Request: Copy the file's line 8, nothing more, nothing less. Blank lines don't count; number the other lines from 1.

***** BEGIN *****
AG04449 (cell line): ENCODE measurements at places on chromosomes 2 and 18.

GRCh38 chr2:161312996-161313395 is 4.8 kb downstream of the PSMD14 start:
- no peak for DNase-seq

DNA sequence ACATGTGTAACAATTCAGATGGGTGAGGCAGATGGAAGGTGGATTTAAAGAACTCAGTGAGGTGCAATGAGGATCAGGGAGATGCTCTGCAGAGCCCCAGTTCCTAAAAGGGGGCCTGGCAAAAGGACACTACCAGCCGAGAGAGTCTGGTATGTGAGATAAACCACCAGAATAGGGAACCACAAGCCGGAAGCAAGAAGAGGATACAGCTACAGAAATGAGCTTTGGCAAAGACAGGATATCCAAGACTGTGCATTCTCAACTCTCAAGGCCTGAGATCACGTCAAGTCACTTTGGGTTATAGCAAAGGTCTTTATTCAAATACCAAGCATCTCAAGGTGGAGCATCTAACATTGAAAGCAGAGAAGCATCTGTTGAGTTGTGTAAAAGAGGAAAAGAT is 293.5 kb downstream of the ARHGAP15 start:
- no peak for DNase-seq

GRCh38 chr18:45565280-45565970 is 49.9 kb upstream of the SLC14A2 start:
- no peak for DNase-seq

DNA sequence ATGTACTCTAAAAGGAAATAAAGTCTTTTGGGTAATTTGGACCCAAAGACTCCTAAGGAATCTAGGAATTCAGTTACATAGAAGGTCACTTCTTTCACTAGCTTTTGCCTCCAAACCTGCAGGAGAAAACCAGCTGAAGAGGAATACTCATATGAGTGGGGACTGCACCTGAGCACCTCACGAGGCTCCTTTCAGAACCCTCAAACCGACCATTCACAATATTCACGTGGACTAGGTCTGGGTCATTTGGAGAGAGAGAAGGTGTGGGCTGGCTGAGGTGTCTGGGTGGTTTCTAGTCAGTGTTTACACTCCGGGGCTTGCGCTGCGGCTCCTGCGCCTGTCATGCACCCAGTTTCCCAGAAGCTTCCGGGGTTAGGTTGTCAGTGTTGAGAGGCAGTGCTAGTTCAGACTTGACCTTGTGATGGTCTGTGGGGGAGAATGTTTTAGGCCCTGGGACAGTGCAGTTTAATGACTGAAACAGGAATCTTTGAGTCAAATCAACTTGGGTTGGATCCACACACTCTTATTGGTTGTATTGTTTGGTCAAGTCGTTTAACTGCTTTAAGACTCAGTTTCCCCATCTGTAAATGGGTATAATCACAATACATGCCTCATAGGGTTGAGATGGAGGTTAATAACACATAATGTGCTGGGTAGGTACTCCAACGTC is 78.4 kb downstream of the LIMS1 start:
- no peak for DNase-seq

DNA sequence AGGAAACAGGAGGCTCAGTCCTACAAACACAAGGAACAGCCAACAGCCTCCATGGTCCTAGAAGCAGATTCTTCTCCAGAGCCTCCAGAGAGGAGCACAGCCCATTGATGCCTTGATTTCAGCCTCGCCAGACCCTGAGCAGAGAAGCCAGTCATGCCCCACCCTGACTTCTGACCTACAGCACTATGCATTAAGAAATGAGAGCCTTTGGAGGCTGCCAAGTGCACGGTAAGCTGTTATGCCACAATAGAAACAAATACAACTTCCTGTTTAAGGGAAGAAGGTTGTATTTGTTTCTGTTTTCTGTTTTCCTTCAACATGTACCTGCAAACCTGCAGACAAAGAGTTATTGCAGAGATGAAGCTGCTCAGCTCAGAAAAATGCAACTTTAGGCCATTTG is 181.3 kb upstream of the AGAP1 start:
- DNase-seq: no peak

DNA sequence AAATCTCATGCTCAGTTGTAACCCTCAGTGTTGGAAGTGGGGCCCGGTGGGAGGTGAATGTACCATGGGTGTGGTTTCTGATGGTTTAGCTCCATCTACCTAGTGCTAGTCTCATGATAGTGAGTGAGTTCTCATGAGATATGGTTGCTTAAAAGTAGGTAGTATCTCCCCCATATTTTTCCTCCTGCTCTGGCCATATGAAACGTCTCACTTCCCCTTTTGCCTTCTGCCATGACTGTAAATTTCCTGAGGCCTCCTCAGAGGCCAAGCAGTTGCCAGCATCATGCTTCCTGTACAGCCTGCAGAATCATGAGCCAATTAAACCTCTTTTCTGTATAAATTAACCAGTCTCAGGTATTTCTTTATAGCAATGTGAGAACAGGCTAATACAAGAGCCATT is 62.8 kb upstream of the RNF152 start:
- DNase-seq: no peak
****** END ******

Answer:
DNA sequence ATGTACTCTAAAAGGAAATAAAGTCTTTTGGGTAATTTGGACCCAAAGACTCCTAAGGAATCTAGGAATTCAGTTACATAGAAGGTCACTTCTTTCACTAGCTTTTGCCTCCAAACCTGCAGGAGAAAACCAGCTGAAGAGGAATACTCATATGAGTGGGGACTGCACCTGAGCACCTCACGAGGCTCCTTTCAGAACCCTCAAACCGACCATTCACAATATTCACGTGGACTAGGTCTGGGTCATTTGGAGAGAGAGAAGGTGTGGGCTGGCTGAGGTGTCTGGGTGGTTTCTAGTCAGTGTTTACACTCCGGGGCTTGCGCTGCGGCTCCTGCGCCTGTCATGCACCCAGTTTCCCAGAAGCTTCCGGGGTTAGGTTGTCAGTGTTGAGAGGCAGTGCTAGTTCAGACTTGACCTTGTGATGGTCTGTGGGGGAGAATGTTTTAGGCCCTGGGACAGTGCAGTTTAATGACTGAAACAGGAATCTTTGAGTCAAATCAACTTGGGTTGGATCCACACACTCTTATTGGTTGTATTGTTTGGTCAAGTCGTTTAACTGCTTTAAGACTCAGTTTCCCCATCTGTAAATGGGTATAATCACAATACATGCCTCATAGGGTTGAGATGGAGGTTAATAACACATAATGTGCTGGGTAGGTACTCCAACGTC is 78.4 kb downstream of the LIMS1 start: